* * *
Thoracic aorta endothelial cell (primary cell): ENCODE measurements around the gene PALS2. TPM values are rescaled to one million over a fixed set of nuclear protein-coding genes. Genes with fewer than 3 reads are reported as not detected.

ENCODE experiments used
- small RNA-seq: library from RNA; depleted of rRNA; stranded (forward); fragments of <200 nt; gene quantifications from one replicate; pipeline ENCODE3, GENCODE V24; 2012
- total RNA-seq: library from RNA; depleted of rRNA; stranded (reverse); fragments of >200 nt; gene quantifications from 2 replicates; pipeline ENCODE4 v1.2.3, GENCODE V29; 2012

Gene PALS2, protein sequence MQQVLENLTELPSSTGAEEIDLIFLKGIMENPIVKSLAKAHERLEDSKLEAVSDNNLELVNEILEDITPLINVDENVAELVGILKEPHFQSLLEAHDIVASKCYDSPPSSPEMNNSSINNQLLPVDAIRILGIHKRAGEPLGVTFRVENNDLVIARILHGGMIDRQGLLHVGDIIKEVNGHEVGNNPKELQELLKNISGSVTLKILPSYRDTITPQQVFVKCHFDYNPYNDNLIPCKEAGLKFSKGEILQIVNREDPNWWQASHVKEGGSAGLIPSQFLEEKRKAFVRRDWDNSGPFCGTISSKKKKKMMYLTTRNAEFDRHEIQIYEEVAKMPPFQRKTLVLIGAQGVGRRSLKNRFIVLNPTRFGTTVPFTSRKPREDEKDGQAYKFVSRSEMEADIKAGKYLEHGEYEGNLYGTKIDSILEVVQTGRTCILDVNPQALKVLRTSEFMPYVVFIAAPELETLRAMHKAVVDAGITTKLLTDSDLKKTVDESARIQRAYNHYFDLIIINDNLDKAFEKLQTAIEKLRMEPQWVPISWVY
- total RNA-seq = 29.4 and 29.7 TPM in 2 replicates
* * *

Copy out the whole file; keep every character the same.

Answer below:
Thoracic aorta endothelial cell (primary cell): ENCODE measurements around the gene PALS2. TPM values are rescaled to one million over a fixed set of nuclear protein-coding genes. Genes with fewer than 3 reads are reported as not detected.

ENCODE experiments used
- small RNA-seq: library from RNA; depleted of rRNA; stranded (forward); fragments of <200 nt; gene quantifications from one replicate; pipeline ENCODE3, GENCODE V24; 2012
- total RNA-seq: library from RNA; depleted of rRNA; stranded (reverse); fragments of >200 nt; gene quantifications from 2 replicates; pipeline ENCODE4 v1.2.3, GENCODE V29; 2012

Gene PALS2, protein sequence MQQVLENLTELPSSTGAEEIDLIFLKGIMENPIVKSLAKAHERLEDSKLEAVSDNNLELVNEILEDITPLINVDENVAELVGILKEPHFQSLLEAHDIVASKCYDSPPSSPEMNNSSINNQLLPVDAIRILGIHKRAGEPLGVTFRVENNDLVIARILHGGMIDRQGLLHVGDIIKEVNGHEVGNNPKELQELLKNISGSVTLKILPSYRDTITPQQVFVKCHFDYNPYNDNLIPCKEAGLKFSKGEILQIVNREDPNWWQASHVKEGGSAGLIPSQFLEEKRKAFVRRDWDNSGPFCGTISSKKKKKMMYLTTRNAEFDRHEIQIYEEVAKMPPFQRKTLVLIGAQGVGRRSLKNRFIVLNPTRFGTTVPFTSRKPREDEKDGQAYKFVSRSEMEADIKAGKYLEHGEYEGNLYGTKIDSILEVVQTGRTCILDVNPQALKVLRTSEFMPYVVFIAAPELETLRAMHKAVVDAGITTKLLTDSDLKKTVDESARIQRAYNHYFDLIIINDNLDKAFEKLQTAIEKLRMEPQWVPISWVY
- total RNA-seq = 29.4 and 29.7 TPM in 2 replicates